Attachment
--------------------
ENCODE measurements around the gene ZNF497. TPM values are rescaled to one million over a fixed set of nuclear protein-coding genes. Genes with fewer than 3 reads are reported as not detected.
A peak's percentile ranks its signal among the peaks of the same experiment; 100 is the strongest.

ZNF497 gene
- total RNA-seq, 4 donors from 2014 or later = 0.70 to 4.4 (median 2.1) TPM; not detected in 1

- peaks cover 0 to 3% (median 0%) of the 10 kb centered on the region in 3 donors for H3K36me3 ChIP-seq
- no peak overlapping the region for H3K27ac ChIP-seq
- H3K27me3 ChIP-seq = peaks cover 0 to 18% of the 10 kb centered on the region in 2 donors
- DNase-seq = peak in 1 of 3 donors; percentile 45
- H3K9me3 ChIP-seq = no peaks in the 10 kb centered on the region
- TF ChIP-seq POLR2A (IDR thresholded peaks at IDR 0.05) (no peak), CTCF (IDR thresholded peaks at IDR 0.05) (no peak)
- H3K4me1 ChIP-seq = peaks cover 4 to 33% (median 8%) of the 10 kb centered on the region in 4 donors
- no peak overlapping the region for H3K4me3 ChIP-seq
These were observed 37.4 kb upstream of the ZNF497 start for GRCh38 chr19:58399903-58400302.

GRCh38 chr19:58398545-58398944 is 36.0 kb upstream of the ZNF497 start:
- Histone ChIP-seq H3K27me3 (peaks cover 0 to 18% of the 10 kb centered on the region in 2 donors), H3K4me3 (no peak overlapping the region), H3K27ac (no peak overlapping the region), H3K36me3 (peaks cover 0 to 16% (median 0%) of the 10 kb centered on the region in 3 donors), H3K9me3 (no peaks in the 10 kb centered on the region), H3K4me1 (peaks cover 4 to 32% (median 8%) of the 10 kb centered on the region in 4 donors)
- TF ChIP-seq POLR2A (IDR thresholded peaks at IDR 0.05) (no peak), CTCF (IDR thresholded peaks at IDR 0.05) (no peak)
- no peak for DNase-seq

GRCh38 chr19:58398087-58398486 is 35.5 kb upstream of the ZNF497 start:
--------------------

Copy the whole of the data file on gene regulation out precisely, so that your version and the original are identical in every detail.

ENCODE measurements around the gene ZNF497. TPM values are rescaled to one million over a fixed set of nuclear protein-coding genes. Genes with fewer than 3 reads are reported as not detected.
A peak's percentile ranks its signal among the peaks of the same experiment; 100 is the strongest.

ZNF497 gene
- total RNA-seq, 4 donors from 2014 or later = 0.70 to 4.4 (median 2.1) TPM; not detected in 1

- peaks cover 0 to 3% (median 0%) of the 10 kb centered on the region in 3 donors for H3K36me3 ChIP-seq
- no peak overlapping the region for H3K27ac ChIP-seq
- H3K27me3 ChIP-seq = peaks cover 0 to 18% of the 10 kb centered on the region in 2 donors
- DNase-seq = peak in 1 of 3 donors; percentile 45
- H3K9me3 ChIP-seq = no peaks in the 10 kb centered on the region
- TF ChIP-seq POLR2A (IDR thresholded peaks at IDR 0.05) (no peak), CTCF (IDR thresholded peaks at IDR 0.05) (no peak)
- H3K4me1 ChIP-seq = peaks cover 4 to 33% (median 8%) of the 10 kb centered on the region in 4 donors
- no peak overlapping the region for H3K4me3 ChIP-seq
These were observed 37.4 kb upstream of the ZNF497 start for GRCh38 chr19:58399903-58400302.

GRCh38 chr19:58398545-58398944 is 36.0 kb upstream of the ZNF497 start:
- Histone ChIP-seq H3K27me3 (peaks cover 0 to 18% of the 10 kb centered on the region in 2 donors), H3K4me3 (no peak overlapping the region), H3K27ac (no peak overlapping the region), H3K36me3 (peaks cover 0 to 16% (median 0%) of the 10 kb centered on the region in 3 donors), H3K9me3 (no peaks in the 10 kb centered on the region), H3K4me1 (peaks cover 4 to 32% (median 8%) of the 10 kb centered on the region in 4 donors)
- TF ChIP-seq POLR2A (IDR thresholded peaks at IDR 0.05) (no peak), CTCF (IDR thresholded peaks at IDR 0.05) (no peak)
- no peak for DNase-seq

GRCh38 chr19:58398087-58398486 is 35.5 kb upstream of the ZNF497 start: